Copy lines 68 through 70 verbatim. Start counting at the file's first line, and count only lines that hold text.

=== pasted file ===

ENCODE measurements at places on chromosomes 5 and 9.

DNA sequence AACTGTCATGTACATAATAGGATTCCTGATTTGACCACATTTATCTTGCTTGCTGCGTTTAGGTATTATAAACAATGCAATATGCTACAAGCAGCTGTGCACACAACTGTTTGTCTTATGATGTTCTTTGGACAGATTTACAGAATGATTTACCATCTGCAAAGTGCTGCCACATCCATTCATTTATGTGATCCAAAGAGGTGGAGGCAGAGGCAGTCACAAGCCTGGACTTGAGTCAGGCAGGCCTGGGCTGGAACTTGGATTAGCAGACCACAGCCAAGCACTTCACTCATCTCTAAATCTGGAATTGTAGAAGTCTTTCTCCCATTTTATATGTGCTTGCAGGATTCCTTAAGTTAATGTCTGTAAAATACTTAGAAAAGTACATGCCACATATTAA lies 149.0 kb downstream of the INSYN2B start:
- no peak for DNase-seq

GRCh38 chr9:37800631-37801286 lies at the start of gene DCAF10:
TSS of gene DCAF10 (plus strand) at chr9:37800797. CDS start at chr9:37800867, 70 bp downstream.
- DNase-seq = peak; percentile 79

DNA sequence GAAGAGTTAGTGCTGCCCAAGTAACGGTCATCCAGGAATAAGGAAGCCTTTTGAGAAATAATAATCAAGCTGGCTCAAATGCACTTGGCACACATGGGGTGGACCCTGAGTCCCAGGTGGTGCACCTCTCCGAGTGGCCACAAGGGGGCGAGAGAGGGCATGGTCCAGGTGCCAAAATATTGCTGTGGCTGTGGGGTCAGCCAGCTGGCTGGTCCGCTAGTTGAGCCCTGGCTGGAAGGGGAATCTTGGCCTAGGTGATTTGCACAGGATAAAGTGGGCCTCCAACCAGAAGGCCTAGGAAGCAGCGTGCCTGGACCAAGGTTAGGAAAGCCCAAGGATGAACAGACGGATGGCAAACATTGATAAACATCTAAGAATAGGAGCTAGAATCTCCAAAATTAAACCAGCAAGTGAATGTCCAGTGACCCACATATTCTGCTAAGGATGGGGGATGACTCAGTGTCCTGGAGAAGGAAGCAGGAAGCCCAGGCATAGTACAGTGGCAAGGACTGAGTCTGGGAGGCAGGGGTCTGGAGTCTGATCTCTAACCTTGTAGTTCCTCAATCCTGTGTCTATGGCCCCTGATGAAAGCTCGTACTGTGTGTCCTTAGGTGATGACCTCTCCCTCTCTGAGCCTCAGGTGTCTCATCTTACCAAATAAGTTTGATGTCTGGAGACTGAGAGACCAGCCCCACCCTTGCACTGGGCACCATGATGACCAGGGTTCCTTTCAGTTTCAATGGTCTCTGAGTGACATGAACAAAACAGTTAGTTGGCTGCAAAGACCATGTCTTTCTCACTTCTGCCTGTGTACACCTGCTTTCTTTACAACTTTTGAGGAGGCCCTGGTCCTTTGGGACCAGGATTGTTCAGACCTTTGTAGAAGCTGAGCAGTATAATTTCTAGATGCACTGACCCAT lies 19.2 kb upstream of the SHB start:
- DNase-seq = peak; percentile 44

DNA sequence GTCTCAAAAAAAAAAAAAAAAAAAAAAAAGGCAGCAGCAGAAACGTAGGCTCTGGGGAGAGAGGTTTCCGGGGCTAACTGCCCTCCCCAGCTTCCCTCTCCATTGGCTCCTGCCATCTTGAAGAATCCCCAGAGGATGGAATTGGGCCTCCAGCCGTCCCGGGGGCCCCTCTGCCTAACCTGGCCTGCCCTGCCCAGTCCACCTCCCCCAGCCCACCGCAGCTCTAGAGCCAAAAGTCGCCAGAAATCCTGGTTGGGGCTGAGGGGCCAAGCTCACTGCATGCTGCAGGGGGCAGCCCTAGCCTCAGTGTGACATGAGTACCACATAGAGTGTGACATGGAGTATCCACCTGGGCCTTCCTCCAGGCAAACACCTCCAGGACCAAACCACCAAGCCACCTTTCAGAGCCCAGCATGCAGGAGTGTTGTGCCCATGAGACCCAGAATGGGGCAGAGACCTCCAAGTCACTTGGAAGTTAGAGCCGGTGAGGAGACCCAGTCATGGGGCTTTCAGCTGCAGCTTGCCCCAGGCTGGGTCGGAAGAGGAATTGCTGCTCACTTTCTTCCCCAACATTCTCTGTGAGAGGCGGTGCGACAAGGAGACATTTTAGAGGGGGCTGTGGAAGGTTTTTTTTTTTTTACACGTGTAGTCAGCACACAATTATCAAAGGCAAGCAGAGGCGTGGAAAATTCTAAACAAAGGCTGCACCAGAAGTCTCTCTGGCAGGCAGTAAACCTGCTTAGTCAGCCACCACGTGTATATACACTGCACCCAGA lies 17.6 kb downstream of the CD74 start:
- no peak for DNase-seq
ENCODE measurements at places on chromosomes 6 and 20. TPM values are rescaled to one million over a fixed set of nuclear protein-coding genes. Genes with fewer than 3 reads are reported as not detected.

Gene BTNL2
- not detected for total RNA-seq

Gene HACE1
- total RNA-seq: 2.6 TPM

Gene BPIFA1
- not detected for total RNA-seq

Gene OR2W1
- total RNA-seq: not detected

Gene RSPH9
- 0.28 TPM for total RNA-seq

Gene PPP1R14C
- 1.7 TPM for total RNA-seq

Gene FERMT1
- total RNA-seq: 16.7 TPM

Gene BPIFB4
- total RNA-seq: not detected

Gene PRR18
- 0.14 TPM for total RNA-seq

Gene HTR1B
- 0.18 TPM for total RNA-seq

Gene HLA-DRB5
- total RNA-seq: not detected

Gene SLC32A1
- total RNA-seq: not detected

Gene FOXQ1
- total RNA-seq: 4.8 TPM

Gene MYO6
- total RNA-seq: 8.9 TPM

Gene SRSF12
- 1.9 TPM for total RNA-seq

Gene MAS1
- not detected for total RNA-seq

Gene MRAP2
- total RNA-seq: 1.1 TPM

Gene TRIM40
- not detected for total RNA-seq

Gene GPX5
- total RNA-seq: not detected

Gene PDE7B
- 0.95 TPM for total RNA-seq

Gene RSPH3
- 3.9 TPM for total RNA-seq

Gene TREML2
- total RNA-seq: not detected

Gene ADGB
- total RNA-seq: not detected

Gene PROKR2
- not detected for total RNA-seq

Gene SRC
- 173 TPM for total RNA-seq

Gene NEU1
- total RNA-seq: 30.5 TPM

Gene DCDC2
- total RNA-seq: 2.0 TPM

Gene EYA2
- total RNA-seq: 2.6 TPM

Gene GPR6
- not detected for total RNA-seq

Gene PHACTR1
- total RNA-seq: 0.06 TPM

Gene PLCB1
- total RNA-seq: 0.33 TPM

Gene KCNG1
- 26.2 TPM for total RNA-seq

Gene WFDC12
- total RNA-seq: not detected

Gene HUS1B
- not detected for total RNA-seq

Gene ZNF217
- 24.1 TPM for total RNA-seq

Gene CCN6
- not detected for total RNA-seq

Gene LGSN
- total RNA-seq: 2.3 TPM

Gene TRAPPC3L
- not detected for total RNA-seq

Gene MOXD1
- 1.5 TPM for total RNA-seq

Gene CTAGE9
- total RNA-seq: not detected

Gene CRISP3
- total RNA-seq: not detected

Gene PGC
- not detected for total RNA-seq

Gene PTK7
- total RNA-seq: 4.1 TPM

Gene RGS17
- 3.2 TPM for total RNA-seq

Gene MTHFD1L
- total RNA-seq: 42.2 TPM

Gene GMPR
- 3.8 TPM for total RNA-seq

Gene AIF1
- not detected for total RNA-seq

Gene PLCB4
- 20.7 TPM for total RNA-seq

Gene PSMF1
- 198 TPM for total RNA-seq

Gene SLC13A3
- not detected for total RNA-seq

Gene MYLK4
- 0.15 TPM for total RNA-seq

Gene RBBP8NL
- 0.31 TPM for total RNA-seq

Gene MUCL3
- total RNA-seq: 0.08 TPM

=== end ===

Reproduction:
Gene GPR6
- not detected for total RNA-seq

Gene PHACTR1